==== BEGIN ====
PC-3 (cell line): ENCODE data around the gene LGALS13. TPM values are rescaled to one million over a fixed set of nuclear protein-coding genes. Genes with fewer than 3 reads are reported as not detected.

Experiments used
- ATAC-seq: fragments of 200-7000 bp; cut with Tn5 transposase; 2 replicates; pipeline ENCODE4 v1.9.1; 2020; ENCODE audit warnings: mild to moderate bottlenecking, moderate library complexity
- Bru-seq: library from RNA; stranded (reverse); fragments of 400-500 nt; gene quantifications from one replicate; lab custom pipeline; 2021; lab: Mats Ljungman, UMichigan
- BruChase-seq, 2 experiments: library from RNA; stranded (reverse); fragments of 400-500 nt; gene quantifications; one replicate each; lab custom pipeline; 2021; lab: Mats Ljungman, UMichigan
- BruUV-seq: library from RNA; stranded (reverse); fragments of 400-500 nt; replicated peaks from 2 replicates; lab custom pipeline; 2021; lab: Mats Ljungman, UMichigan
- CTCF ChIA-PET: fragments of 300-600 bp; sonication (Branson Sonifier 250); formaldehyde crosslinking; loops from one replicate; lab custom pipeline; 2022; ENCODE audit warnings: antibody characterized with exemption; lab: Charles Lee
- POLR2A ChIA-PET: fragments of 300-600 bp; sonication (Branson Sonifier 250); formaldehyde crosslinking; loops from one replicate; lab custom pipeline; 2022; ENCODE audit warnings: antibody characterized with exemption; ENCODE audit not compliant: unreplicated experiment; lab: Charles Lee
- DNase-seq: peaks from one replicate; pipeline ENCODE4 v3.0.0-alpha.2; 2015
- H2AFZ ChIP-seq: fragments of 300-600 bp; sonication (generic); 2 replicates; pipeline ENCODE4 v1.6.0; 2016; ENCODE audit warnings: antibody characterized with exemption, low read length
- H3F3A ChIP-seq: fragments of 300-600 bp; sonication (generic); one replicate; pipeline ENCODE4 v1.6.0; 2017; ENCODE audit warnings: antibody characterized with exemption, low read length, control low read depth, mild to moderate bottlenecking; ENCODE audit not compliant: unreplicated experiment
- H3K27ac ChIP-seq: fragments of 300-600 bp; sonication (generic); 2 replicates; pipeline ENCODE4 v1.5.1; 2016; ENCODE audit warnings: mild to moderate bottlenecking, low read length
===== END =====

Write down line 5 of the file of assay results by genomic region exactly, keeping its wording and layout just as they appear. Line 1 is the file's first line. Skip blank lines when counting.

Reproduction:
- BruChase-seq, 2 experiments: library from RNA; stranded (reverse); fragments of 400-500 nt; gene quantifications; one replicate each; lab custom pipeline; 2021; lab: Mats Ljungman, UMichigan